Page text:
Changing Times

These are interesting times we’re in. The last ten years has brought changes to nearly every facet of our industry. We’ve learned that many of the rules have changed. Some of the rules needed to change, some of the rules were destine to change, and some of the new ideas have evolved from being in survival mode. And even more change is on the horizon, as recent NAHB research shows that today’s construction pace will result in a housing shortage in the decade to come, creating opportunities to engage those new ideas.

So what changes should we be ready for? What will new homebuyers be looking for? And when a strong housing market does return, where should a builder’s business focus its efforts? The answers lie in understanding our evolution from McMansions to a more practical housing model. We are redefining what affordability means and offers and discovering a wide range of options and ideas that suit that refined definition.

First we need to understand that we all have similar needs for our homes. A place to rest, a place that’s safe, and a place that’s warm and comfortable. Those seem simple enough, but the needs list has grown well beyond those basics. We now see buyers also expecting durability, efficiency, respectful design, and a reduced environmental impact.

From my recent visits to Atlanta, Houston, Sacramento, and Duluth, I see these changes manifesting. More frequently, I get questions about using housewraps and better flashing products and practices. About which insulation systems to use, foam or blown fiberglass? And what about energy recovery ventilation systems—do they help with window condensation? I see smaller house footprints and better designs. There are larger builders looking to develop communities that focus on energy efficiency, solar energy generation, or Green features.

The current economy also reminds us of a few lessons that many of us already knew quite well, but are only now beginning to apply … or re-apply to survive.

For example, our industry’s dependence on imported energy has plagued us in the past. Only now, we have the technology, the education, the motivation, and I think the will to build better homes that leave a legacy of responsibility and innovation to the generations ahead. We have the chance to reevaluate the communities and the homes we build by looking at lifestyles, economic situations and cultural needs, listening to a new and more savvy, cost-conscious consumer and understanding what they interpret as value and incentives to change as they seek their place in the New Economy.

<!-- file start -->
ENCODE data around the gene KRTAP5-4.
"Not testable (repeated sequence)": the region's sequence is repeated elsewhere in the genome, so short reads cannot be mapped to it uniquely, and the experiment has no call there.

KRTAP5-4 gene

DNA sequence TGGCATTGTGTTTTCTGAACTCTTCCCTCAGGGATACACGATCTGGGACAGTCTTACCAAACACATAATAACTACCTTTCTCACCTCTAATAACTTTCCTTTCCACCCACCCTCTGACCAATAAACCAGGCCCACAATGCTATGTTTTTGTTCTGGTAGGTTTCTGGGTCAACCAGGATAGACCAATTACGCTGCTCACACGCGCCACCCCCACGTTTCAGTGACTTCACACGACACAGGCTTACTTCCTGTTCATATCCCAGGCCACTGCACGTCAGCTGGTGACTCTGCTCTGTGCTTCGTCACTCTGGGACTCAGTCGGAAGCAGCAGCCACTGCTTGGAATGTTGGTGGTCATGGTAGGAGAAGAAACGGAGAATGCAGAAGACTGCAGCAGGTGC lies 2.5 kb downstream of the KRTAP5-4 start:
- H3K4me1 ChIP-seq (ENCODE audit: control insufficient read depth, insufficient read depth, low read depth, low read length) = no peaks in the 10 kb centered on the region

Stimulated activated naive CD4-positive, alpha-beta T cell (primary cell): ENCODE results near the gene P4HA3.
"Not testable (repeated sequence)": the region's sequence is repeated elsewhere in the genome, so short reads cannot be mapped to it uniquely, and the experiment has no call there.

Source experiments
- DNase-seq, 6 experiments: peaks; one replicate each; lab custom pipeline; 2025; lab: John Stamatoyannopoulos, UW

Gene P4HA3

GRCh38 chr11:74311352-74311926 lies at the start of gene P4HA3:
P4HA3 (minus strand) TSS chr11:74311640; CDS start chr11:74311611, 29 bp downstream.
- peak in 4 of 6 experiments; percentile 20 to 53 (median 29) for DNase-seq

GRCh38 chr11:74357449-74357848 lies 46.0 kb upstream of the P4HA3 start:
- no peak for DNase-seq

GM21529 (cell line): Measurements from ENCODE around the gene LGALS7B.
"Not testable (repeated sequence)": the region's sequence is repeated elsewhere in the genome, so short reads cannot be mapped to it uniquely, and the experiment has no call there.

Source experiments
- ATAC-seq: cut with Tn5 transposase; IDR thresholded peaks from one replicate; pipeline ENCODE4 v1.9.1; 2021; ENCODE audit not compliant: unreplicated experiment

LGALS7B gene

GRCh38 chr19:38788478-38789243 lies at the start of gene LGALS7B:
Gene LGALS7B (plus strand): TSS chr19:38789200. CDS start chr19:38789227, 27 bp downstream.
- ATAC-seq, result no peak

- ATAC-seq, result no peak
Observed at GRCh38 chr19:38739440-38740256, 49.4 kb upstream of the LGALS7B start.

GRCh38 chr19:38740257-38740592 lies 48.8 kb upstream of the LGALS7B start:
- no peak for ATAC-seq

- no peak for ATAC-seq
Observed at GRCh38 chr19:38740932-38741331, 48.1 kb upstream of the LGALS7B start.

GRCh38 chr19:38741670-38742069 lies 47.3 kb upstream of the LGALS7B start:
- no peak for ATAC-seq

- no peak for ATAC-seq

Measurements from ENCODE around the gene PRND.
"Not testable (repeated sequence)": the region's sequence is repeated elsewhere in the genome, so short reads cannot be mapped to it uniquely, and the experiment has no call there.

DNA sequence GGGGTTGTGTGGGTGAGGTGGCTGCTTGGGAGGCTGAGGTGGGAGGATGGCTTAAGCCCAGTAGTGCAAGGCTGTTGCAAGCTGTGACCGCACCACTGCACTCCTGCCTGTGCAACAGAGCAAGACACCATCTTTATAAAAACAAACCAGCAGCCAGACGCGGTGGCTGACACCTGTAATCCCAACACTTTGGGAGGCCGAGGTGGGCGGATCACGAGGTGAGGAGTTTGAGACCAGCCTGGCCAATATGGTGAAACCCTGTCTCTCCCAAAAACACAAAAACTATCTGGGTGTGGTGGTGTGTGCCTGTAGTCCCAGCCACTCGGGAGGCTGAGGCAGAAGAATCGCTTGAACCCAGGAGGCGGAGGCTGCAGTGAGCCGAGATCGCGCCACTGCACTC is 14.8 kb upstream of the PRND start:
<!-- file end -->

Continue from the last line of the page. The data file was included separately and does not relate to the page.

For buyers, it’s no longer about price per square foot, but about seeing their families better prepared to live with a smaller footprint. It is about finding comfort and affordability at all levels. As a result, we now can discuss not only the cost to buy, but also to the cost maintain and operate a home. We can see that the adaptability of changing lifestyles matter and can be integrated into the decision to buy. We are beginning to feel empowered to choose a better future by being less dependent on things we can’t control and select quality and durability over size and waste.

With that, more consumers are learning to make decisions based on knowledge and less on emotion. They expect to be educated in the experience of buying a new home. Take the time to listen and understand what people are asking for. Today’s buyers are ready and interested in what makes you different than the rest.

Learn from the tour of A Home for the New Economy and see that a home can have style, efficiency, durability and flexibility. It creates a reason to get off the couch and come see what they’re missing; a better home, a better lifestyle, and hope in the New Economy.



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16 comments to “Changing Times”

  1. Abbie Sladick says:

    Times have certainly changed and will continue to change. As builders, remodelers and manufacturers we must listen to our customer and understand their changing values. Great Post!

  2. Susan says:

    I tried taking the tour but keep getting stuck in the dining room, which will not seem to load. Technical difficulties?

  3. Pete Diaz says:

    Congrats on the New Blog, looks great from a design perspective.

    I look forward to reading post about ESH. I currently live in one and I kind of wish I could take it a step further. Any ideas you have would be welcomed.

    Thanks
    Pete

  4. Frank Fisher, Architect says:

    Enjoyed the Tour…this house probable fits the eastern buyer, however our buyers in the southwest like much more open plans, even in small footprints. We have been designing very low energy homes for thirty years…we are glad the rest of the country is starting to think about them. We have learned that not all products are truly a savings to the home owner…and the difference can be difficult to determine in the design stage. Thanks

  5. joseph d. chance aia says:

    While I applaud the adjustment to a more reasonable and sustainable size and the incorporation of energy saving materials and devises in the concept home, I am appalled that one would foist upon the public a house that looks like it could have been built in 1810 and call it a concept house for 2010!